Land use dynamics and policy implications in Central China: A case study of Zhengzhou

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The decisions of the central Chinese government have been a key driver of the urbanization process in large cities in eastern China, however their influence on the later-urbanizing cities in central China is unclear. The objective of this study was to use remote sensing data and spatial metrics to identify the relative influence of planning policies at various levels (relative to socioeconomic influences) on trends in landscape patterns in the rapid urbanization process of Zhengzhou, the capital city of Henan Province and the core city of central China. Our results revealed that Zhengzhou's rapid urbanization process started about a decade after the eastern coastal cities due to the national development strategy (the Preferential Regional Development Strategy in 1980s and the Hinterland City Opening Policy in 1992), but boomed after 2000 due to increasing national support along with an increased number of planning policies at multiple levels. After 2004, the city experienced a critical landscape transition from a primarily agricultural to an urban-dominated landscape (which has not yet occurred over the whole region). Planning for an inter-city railway network and construction between cities increased the connectivity of urban space, but fragmented other land use types. Urban and green space expanded primarily into agricultural areas, reducing them in extent, simplifying their boundaries, and increasing their fragmentation; these changes likely reduce food production capacity. Trends in construction sites illustrate the exhaustion of land resources in Zhengzhou city and forecast a new round of urban growth in the adjacent cities (Xinzheng, Zhongmou and Xingyang). High-level policy intervention and scientific planning will be very important to urban-rural sustainable development for the region.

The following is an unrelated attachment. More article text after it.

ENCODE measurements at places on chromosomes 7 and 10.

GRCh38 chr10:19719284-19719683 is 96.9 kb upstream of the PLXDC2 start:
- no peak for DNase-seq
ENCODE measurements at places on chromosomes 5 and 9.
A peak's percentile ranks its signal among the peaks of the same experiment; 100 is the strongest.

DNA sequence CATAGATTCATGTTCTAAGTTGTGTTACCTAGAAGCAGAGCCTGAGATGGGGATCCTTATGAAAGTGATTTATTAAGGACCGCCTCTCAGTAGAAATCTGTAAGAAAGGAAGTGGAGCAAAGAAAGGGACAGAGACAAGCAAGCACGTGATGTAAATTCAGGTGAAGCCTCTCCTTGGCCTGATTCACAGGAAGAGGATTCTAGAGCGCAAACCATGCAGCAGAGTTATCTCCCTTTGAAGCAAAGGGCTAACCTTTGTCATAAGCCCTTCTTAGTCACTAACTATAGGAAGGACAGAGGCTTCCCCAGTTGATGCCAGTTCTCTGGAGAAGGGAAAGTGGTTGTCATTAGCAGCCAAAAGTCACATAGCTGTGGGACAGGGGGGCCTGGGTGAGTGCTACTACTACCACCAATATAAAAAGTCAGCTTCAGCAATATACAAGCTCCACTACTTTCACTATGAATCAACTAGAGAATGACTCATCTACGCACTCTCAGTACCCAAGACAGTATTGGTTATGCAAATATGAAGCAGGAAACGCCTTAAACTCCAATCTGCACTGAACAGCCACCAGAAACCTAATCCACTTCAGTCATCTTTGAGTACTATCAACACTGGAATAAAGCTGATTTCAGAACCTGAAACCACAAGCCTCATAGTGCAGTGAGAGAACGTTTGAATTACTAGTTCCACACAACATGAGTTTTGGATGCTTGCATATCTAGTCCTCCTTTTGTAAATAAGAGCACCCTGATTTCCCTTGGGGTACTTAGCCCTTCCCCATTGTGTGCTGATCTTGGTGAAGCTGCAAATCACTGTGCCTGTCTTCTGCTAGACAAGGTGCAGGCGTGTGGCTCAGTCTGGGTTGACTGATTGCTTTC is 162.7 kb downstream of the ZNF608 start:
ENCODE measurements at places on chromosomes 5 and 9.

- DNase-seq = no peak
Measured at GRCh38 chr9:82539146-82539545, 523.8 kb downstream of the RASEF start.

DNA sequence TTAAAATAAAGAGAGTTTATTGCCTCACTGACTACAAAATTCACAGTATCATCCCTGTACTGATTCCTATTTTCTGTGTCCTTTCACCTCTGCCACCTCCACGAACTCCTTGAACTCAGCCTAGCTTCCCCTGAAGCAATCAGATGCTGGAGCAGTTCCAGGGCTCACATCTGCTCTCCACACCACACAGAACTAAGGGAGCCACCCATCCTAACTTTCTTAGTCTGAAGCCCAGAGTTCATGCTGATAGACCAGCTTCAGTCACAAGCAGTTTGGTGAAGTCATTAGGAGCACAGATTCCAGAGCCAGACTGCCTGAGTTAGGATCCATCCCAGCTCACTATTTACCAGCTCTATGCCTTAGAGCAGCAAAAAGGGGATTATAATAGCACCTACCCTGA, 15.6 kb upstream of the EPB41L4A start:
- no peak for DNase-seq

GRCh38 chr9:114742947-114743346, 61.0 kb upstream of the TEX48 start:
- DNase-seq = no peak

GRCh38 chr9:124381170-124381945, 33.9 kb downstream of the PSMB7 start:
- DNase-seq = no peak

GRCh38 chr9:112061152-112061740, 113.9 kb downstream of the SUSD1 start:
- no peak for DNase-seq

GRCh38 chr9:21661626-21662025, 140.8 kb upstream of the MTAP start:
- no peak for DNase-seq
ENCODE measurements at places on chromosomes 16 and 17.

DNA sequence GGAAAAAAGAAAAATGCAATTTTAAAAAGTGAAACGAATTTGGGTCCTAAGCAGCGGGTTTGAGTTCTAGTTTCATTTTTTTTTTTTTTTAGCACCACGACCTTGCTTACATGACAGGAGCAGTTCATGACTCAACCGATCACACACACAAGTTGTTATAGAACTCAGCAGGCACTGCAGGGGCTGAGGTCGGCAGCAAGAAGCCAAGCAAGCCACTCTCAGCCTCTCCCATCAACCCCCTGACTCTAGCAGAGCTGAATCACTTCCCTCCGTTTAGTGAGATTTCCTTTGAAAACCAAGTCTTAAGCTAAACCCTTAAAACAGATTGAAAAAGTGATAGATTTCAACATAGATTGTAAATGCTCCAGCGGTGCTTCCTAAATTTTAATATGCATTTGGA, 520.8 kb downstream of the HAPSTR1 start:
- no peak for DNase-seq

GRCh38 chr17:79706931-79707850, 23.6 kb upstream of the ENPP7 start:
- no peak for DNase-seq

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© 2016 Elsevier Ltd. Publisher’s version of record: http://doi.org/10.1016/j.cities.2016.05.012

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